You were magnificent in response to our call for the demonstration on September 29. Thank you! Hundreds more people than expected showed up, and together we interrupted the CUNY Board meeting with our demands and filled the streets around Baruch with our chants.
The photos on this page and others tell the story, as does the video on the union website: the demonstration was a crowded, lively, joyful, serious, angry, effective event. We spoke with a single voice: CUNY needs a raise, we need a raise, and we need it now. A good contract is good for everyone: students, faculty, staff, the University and New York.
Our message was heard. The union leadership met with the CUNY administration days after the September 29 protest, and it was clear that the sheer size of the event had created greater urgency to resolve the contract. Serious efforts are now under way with both State and City governments to reach agreement on an economic framework. The PSC is also working directly with public officials to achieve a resolution.
But pressure, pressure, pressure is the key. When this issue of Clarion reaches you, the union will be in the midst of Press the Presidents Week and preparing hard for the mass rally and march on Tuesday, October 21. The PSC is 25,000 strong, and we have to make that strength visible to those in power. That means making October 21 a priority, just as nearly a thousand of you made it a priority to be at the demonstration last month. I know how overscheduled most of our lives are, but if a new contract is a priority for you, joining the PSC on the evening of October 21 must be a priority too. It’s simple: we are stronger together, and we need you.
We will gather at 5:30 on Tuesday, October 21, in the Community Church of New York (40 East 35th Street, near Park Avenue South) for a report on the latest developments in contract negotiations; then we will take our message to those in power with demand for action. The union is prepared to intensify the pressure and broaden our reach. One thing is certain: our success depends on the number of people who make a commitment to come. The union bargaining team and leaders are engaged in intense negotiations and political meetings, but contracts are won on the ground. The number of members participating matters.
Members keep asking me, understandably, Why is the PSC still fighting when other contracts in the city have already been settled? For two reasons. First: our contract is more complicated politically than almost any other public-sector contract in New York. Second: we refuse to settle for a contract that undermines us economically and professionally.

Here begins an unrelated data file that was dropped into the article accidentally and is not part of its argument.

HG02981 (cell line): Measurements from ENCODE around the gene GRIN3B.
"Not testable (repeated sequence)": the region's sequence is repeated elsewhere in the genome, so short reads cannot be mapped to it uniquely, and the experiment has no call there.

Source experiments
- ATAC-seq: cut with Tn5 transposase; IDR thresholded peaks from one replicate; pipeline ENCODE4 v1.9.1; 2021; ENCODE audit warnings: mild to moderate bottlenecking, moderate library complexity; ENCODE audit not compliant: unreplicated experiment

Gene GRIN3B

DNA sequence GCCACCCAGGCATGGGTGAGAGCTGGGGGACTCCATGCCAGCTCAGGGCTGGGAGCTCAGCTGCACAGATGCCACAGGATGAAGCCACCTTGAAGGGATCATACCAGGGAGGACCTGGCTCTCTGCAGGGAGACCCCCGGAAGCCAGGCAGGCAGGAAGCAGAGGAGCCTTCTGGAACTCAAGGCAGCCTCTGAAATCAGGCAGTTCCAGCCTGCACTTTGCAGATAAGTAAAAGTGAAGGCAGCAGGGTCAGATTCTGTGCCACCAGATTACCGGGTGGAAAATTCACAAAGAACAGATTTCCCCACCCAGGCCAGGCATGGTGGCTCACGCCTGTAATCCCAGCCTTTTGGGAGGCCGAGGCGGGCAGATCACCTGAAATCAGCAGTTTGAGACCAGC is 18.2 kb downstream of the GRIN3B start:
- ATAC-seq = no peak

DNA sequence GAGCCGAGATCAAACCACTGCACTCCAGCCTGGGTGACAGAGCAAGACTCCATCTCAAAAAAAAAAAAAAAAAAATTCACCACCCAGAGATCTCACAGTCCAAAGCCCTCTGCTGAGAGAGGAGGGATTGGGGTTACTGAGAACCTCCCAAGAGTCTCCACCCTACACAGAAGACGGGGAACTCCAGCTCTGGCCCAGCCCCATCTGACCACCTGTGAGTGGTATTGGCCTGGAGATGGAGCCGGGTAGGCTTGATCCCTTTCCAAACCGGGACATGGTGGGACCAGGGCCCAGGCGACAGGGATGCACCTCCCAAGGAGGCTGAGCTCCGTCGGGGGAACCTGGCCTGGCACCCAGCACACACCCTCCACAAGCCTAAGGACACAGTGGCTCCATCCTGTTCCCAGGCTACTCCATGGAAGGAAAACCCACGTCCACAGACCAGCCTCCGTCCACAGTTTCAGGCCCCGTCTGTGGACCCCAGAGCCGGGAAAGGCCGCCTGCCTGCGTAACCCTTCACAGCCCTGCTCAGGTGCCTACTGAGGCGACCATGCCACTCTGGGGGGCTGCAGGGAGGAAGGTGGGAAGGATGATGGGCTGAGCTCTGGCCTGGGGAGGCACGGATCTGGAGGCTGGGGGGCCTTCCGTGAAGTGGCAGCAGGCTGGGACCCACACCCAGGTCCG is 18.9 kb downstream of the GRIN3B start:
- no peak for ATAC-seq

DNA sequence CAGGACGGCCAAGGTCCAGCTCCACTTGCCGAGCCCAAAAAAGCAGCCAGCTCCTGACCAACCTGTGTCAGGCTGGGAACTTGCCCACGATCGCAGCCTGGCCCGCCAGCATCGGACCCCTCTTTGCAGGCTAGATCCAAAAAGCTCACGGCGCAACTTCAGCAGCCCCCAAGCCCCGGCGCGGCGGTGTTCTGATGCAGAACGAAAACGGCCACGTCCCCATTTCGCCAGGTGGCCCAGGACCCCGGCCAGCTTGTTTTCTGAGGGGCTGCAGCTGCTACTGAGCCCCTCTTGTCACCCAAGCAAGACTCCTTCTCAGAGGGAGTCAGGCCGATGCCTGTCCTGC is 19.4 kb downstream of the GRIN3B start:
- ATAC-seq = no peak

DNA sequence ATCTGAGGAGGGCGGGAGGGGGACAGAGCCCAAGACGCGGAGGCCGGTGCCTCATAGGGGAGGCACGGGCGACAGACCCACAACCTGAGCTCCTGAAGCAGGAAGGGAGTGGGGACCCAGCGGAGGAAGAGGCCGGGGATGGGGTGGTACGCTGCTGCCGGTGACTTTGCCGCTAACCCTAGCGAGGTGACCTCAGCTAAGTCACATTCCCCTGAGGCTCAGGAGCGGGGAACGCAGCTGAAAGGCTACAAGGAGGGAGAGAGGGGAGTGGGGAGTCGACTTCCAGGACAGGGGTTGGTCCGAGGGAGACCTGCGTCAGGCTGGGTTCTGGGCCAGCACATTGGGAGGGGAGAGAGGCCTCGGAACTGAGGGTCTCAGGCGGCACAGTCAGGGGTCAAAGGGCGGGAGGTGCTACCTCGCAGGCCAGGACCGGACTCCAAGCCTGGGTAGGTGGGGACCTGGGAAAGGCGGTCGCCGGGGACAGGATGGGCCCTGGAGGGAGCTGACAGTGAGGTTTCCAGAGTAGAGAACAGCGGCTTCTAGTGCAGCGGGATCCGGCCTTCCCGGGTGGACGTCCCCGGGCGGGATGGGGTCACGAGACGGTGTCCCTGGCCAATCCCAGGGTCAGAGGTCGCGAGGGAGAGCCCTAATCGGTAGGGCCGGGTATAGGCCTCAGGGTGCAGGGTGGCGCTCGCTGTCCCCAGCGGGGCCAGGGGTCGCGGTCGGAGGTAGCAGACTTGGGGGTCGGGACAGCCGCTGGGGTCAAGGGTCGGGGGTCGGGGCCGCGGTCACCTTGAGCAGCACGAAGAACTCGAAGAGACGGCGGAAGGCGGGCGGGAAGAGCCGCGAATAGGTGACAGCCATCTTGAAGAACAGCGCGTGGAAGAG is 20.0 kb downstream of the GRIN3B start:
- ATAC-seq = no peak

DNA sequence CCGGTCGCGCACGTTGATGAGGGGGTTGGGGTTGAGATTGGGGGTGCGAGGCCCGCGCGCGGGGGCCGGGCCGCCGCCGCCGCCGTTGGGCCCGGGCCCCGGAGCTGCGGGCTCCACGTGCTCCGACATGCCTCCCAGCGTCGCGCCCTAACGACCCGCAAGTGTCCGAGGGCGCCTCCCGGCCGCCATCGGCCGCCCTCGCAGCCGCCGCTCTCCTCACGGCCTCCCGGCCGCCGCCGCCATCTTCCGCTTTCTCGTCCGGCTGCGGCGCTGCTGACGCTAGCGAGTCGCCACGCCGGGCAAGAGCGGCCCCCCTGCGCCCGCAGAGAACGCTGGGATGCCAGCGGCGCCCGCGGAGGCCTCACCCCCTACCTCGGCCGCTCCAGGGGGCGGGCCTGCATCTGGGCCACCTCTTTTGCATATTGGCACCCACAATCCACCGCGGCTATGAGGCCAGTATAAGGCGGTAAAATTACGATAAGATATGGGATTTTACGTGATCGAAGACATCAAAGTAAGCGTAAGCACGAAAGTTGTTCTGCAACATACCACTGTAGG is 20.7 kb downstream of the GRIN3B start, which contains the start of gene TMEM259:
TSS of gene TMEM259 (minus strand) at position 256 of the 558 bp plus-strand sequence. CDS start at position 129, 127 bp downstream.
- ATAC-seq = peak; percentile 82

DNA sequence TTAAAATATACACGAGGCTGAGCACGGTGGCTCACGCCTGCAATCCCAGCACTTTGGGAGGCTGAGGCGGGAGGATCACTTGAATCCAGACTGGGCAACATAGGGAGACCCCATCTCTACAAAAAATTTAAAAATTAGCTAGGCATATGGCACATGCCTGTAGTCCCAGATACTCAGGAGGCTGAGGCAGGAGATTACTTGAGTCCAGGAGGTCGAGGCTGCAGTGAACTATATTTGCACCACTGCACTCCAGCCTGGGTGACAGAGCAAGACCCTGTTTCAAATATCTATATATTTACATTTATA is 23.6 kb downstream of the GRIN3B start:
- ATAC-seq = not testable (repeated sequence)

The PSC contract is uniquely complicated because CUNY’s public funding comes largely from the State but also includes resources from the City. Our contract must reflect agreement between State and City governments as well as between the PSC and CUNY. All of the other public-sector contracts that have been settled this year, such as the United Federation of Teachers contract, require approval by only one government
No Austerity Contract
An inadequate contract would have been easy to achieve. But if we want anything other than a below-inflation, concessionary settlement, we will have to expose the damage done to CUNY by years of austerity funding and demand a contract that supports our work. Doing so is not easy when contracts both nationally and locally continue to reflect austerity politics. But New York’s economy is rebounding and Wall Street is seeing record profits; there is no justification for a contract that imposes further austerity conditions on CUNY and on us. CUNY is one of the great, saving institutions in this still-unequal, still-segregated city; it should be supported by a contract that allows the faculty and staff to do our work and live our lives.
In a just world we would not have to fight for resources simply to maintain a modest level of income and dedicate our lives to public service. In a just world we would be supported for making the sacrifices we do to work at a public university. But this is not a just world. In this world it takes a serious fight to achieve a just contract at CUNY, a university that has been systematically underfunded because it serves primarily the working class and people of color. I think a just contract at CUNY is cause worth fighting for – for many reasons – and I suspect that you do too. The fight is about our lives, our families, our economic stability and about the belief that the powers and pleasures of higher education should be open to all.
If this fight matters to you – if a new contract matters to you – we need you at the mass action on Tuesday, October 21. We are stronger together; the whole history of fights for justice tells us that.
I look forward to seeing you on the 21st.